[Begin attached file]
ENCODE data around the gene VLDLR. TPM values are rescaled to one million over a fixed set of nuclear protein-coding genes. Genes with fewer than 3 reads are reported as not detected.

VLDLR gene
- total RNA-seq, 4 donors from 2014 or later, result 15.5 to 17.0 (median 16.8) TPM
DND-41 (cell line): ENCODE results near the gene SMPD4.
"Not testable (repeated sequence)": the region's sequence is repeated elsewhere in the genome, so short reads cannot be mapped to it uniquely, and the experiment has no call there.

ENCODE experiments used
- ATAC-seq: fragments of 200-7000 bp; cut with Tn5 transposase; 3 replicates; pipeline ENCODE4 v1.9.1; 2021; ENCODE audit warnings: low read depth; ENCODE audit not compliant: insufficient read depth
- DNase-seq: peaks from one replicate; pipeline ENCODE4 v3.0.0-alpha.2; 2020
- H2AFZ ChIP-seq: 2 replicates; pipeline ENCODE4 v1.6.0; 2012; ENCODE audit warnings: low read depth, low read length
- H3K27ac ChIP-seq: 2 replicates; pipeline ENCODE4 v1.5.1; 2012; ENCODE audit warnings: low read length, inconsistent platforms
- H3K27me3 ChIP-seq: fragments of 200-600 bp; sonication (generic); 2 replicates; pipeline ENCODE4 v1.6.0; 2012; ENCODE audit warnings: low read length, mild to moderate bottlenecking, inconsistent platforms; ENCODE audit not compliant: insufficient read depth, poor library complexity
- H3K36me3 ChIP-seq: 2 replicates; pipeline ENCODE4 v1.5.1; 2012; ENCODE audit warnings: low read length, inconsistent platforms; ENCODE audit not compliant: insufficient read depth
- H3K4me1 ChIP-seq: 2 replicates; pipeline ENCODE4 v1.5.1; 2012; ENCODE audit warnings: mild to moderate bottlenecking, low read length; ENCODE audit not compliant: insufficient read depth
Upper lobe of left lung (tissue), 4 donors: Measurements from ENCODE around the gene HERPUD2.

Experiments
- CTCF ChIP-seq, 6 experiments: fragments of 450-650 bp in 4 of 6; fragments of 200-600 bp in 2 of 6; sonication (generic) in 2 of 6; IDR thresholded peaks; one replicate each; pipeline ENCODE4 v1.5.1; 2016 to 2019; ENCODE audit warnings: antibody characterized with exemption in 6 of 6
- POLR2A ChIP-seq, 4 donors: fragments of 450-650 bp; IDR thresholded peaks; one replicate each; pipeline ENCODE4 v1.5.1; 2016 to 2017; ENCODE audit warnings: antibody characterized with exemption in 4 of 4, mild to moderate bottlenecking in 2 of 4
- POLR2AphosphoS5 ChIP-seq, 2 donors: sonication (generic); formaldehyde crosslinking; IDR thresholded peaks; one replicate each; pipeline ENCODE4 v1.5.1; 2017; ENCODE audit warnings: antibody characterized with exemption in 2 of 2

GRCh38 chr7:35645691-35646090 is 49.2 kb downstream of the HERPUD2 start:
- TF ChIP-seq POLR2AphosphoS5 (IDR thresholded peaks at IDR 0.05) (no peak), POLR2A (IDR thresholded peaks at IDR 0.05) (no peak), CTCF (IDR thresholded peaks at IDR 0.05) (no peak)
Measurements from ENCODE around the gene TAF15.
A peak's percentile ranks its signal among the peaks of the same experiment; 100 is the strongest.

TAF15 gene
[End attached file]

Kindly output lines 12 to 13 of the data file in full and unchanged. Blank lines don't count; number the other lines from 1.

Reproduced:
- H3K36me3 ChIP-seq: 2 replicates; pipeline ENCODE4 v1.5.1; 2012; ENCODE audit warnings: low read length, inconsistent platforms; ENCODE audit not compliant: insufficient read depth
- H3K4me1 ChIP-seq: 2 replicates; pipeline ENCODE4 v1.5.1; 2012; ENCODE audit warnings: mild to moderate bottlenecking, low read length; ENCODE audit not compliant: insufficient read depth